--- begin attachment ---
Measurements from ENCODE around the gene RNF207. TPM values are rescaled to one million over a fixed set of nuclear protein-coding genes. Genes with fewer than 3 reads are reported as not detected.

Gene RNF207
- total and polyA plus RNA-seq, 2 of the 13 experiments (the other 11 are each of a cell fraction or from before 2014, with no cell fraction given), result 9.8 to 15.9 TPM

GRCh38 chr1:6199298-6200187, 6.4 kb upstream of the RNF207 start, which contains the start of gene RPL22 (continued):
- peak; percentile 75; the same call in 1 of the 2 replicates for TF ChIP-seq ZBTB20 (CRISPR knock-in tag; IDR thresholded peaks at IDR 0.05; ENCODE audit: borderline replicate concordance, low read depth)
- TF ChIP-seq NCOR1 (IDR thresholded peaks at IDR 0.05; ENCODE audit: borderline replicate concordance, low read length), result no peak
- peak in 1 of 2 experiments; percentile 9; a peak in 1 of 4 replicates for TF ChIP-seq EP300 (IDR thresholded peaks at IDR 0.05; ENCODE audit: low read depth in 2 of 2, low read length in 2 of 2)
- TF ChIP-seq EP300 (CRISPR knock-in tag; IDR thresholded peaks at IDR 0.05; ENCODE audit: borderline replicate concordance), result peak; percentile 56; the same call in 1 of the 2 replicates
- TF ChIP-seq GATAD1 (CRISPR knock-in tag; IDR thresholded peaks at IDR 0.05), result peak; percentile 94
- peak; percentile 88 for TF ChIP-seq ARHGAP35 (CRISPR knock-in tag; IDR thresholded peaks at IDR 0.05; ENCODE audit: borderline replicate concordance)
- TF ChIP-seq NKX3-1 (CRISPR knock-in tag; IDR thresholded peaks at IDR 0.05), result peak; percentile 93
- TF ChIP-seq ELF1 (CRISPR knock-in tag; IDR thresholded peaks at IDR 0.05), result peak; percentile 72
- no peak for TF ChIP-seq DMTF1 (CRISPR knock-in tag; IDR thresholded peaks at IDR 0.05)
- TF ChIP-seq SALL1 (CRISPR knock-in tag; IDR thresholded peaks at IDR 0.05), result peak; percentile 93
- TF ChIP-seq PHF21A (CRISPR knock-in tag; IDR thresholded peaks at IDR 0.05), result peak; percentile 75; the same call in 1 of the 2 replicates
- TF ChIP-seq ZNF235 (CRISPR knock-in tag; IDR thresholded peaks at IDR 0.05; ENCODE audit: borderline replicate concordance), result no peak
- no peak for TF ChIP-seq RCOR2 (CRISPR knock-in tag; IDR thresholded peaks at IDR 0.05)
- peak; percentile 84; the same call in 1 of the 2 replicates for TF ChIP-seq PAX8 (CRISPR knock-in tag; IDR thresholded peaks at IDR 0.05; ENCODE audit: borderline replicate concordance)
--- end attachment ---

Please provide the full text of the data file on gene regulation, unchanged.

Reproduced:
Measurements from ENCODE around the gene RNF207. TPM values are rescaled to one million over a fixed set of nuclear protein-coding genes. Genes with fewer than 3 reads are reported as not detected.

Gene RNF207
- total and polyA plus RNA-seq, 2 of the 13 experiments (the other 11 are each of a cell fraction or from before 2014, with no cell fraction given), result 9.8 to 15.9 TPM

GRCh38 chr1:6199298-6200187, 6.4 kb upstream of the RNF207 start, which contains the start of gene RPL22 (continued):
- peak; percentile 75; the same call in 1 of the 2 replicates for TF ChIP-seq ZBTB20 (CRISPR knock-in tag; IDR thresholded peaks at IDR 0.05; ENCODE audit: borderline replicate concordance, low read depth)
- TF ChIP-seq NCOR1 (IDR thresholded peaks at IDR 0.05; ENCODE audit: borderline replicate concordance, low read length), result no peak
- peak in 1 of 2 experiments; percentile 9; a peak in 1 of 4 replicates for TF ChIP-seq EP300 (IDR thresholded peaks at IDR 0.05; ENCODE audit: low read depth in 2 of 2, low read length in 2 of 2)
- TF ChIP-seq EP300 (CRISPR knock-in tag; IDR thresholded peaks at IDR 0.05; ENCODE audit: borderline replicate concordance), result peak; percentile 56; the same call in 1 of the 2 replicates
- TF ChIP-seq GATAD1 (CRISPR knock-in tag; IDR thresholded peaks at IDR 0.05), result peak; percentile 94
- peak; percentile 88 for TF ChIP-seq ARHGAP35 (CRISPR knock-in tag; IDR thresholded peaks at IDR 0.05; ENCODE audit: borderline replicate concordance)
- TF ChIP-seq NKX3-1 (CRISPR knock-in tag; IDR thresholded peaks at IDR 0.05), result peak; percentile 93
- TF ChIP-seq ELF1 (CRISPR knock-in tag; IDR thresholded peaks at IDR 0.05), result peak; percentile 72
- no peak for TF ChIP-seq DMTF1 (CRISPR knock-in tag; IDR thresholded peaks at IDR 0.05)
- TF ChIP-seq SALL1 (CRISPR knock-in tag; IDR thresholded peaks at IDR 0.05), result peak; percentile 93
- TF ChIP-seq PHF21A (CRISPR knock-in tag; IDR thresholded peaks at IDR 0.05), result peak; percentile 75; the same call in 1 of the 2 replicates
- TF ChIP-seq ZNF235 (CRISPR knock-in tag; IDR thresholded peaks at IDR 0.05; ENCODE audit: borderline replicate concordance), result no peak
- no peak for TF ChIP-seq RCOR2 (CRISPR knock-in tag; IDR thresholded peaks at IDR 0.05)
- peak; percentile 84; the same call in 1 of the 2 replicates for TF ChIP-seq PAX8 (CRISPR knock-in tag; IDR thresholded peaks at IDR 0.05; ENCODE audit: borderline replicate concordance)